Loneliness, Burnout, and Other Types of Emotional Distress Among Family Medicine Physicians

Results From a National Survey

Samuel Ofei-Dodoo, PhD, MPA, MA; Rebecca Mullen, MD, MPH; Andrew Pasternak, MD, MS; Christina M. Hester, PhD, MPH; Elisabeth Callen, PhD, GStat; Edward James Bujold, MD; Jennifer K. Carroll, MD, MPH; Kim S. Kimminau, PhD


J Am Board Fam Med. 2021;34(3):531-541. 

In This Article

Abstract and Introduction


Purpose: This study assessed the prevalence of loneliness, burnout, and depressive symptoms from a national sample of family medicine physicians.

Discussion: We conducted a cross-sectional survey of 401 physicians who were members of the American Academy of Family Physicians (AAFP) and AAFP National Research Network between December 7, 2019, and January 20, 2020. The study participants completed an anonymous, 30-item survey measuring loneliness, burnout, symptoms of depression, fatigue, in addition to providing demographic information.

Results: The response rates were 16.3% (401 of 2456) for all the physicians, 7.0% (113 of 1606) for the AAFP NRN member physicians, and 33.9% (288 of 850) for the AAFP member insight physicians. The prevalence of loneliness, burnout, and depressive symptoms was 44.9% (165 of 367), 45.1% (181 of 401), and 44.3% (163 of 368) respectively. The physicians who experienced a greater feeling of loneliness compared with those who experienced a lesser feeling of loneliness were more likely to report at least 1 manifestation of burnout (69.1% vs 27.4%, P < .01), screen positive for depression (66.0% vs 27.6%, P < .01), and experience a higher degree of fatigue (59.5% vs 32.4%, P < .01). Depressive symptoms (odds ratio [OR] = 5.08; 95% confidence interval [CI], 4.64–7.94; P < .001), overwhelming exhaustion (OR = 7.19; 95% CI, 4.03 to 12.02; P < .001), and burnout (OR = 4.61; 95% CI, 2.96–7.19; P < .001) were associated with loneliness status.

Conclusion: Our findings demonstrate that loneliness is common in practicing family medicine physicians and is significantly associated with burnout and depression. Future work is needed to understand the various interactions and relationships among loneliness, burnout, and depression to help inform effective interventions.


Loneliness, defined as the internal perception of inadequate personal relationships,[1] poses a significant health concern. Loneliness is associated with a variety of negative physical and mental health conditions, such as hypertension, cardiovascular disease, stroke, depression, suicide, and even death.[2–4] The prevalence of loneliness has been cited as high as 35% in US adults above 45 years old.[5] Given these concerns, leaders in the field have called for loneliness to be deemed a public health priority in the United States.[6]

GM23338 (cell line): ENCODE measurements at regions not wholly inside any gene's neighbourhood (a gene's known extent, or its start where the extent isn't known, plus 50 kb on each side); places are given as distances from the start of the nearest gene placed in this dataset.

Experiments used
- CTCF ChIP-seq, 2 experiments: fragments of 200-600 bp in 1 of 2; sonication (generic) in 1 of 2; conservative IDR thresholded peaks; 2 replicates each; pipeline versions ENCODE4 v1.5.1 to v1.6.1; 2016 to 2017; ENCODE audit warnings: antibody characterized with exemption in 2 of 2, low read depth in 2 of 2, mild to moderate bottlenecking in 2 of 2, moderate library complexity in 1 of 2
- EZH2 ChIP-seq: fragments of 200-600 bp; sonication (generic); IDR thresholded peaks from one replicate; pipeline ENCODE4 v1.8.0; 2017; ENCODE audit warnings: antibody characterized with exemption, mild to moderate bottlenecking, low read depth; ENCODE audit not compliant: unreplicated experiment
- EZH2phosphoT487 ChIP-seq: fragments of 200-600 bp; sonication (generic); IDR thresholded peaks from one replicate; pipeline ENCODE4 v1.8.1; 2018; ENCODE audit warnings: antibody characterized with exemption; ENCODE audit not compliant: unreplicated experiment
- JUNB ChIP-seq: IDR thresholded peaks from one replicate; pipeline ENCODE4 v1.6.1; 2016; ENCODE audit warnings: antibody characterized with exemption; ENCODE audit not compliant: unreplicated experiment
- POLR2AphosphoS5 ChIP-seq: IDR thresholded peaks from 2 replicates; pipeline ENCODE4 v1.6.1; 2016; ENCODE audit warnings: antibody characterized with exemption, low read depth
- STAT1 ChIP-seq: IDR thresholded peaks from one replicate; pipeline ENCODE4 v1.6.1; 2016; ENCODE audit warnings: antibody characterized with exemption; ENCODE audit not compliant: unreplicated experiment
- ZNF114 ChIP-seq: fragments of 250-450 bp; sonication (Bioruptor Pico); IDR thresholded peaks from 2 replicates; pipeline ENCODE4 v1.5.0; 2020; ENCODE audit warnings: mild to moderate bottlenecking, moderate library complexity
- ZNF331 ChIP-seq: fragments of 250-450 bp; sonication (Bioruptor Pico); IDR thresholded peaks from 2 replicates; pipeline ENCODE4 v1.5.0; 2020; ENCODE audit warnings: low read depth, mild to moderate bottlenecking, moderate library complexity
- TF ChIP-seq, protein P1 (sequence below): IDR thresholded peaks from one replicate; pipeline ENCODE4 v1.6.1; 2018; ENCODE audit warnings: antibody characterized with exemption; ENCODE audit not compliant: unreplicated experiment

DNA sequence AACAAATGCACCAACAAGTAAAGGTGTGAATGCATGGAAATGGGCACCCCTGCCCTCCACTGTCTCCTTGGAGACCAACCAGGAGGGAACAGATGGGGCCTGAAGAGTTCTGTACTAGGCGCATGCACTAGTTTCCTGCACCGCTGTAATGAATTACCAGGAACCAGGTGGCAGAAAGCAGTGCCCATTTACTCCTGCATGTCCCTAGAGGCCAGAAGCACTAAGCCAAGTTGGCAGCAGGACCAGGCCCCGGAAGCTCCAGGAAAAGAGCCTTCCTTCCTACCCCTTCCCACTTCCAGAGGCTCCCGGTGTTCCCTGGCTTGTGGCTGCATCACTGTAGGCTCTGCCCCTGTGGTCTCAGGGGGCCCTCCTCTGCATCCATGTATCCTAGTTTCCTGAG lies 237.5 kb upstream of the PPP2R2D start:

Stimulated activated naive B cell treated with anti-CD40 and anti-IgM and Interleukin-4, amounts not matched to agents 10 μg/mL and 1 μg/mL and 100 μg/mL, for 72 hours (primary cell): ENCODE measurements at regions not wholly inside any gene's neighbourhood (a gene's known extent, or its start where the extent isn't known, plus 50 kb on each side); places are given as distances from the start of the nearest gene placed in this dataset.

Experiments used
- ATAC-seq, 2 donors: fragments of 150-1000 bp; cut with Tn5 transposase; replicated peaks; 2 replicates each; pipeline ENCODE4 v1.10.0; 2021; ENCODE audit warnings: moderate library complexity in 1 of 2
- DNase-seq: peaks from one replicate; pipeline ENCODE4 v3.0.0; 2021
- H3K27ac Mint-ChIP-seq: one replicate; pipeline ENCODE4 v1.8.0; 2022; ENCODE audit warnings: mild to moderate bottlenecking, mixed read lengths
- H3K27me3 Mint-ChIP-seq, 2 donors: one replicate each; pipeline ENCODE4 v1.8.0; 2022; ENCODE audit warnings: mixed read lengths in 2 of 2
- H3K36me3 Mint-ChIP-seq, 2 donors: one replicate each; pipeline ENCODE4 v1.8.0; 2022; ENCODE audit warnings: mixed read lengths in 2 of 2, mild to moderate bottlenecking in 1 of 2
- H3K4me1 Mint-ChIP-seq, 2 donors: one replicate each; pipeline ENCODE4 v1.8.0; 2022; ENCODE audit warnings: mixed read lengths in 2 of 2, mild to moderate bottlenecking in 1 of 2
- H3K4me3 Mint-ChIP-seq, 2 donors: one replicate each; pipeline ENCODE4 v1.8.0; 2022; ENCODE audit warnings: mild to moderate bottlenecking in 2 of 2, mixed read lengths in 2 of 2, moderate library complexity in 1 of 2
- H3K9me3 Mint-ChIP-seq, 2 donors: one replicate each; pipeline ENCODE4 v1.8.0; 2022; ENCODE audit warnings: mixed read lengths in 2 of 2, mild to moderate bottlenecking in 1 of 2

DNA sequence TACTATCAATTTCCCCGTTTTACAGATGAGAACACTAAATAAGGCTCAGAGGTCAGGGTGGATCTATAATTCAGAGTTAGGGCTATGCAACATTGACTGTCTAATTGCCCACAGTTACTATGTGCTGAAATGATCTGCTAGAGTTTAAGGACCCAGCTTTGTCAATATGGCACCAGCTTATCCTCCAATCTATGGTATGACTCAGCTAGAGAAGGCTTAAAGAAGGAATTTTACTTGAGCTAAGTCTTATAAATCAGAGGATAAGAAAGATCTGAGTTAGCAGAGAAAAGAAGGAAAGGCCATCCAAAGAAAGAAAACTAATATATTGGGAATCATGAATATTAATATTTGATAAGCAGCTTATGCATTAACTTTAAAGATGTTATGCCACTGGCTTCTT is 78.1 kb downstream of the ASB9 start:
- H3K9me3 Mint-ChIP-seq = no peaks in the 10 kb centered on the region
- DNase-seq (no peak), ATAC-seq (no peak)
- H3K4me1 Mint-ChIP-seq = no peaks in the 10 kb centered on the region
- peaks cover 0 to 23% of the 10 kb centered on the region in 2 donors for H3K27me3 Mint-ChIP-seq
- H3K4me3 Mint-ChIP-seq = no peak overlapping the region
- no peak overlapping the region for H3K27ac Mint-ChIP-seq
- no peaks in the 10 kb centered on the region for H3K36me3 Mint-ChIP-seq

As a state of emotional discomfort, loneliness likely is related to other conditions of psychological distress such as burnout. Literature supports that over 50% of physicians experience symptoms of burnout, such as emotional exhaustion, cynicism, and reduced professional efficiency.[7–9] Burnout among health care providers is associated with increased medical errors,[10,11] dishonest clinical behaviors,[12] lower patient satisfaction,[13,14] and greater job turnover.[15] Similar to loneliness, burnout has been called a public health crisis in the United States.[16]

While there is literature that contributes to our understanding of burnout in health care providers, less is known about loneliness experienced by physicians and the relationship between loneliness and burnout. Loneliness is thought to be prevalent among physicians, with a Harvard Business Review study illustrating that those with professional degrees, such as physicians, have the highest rates of loneliness among all professions.[17] Previous research in a sample of physicians in Kansas illustrated that the prevalence of loneliness was 43% among respondents.[18] While loneliness has been linked to physician burnout,[18–22] this has not been demonstrated in a national sample of practicing physicians.

Given the known individual and systematic impacts of physician psychological distress, in addition to the relationship between physician well-being and quality of care,[23] it is important to learn about emotional stress experienced by physicians. A greater understanding of the national experience of physician loneliness, burnout, and other forms of emotional distress would allow for a more informed and generalizable discussion about individual and organizational approaches to mitigate negative impacts. This study aimed to assess the prevalence of loneliness, burnout, and depressive symptoms from a national sample of family medicine physicians.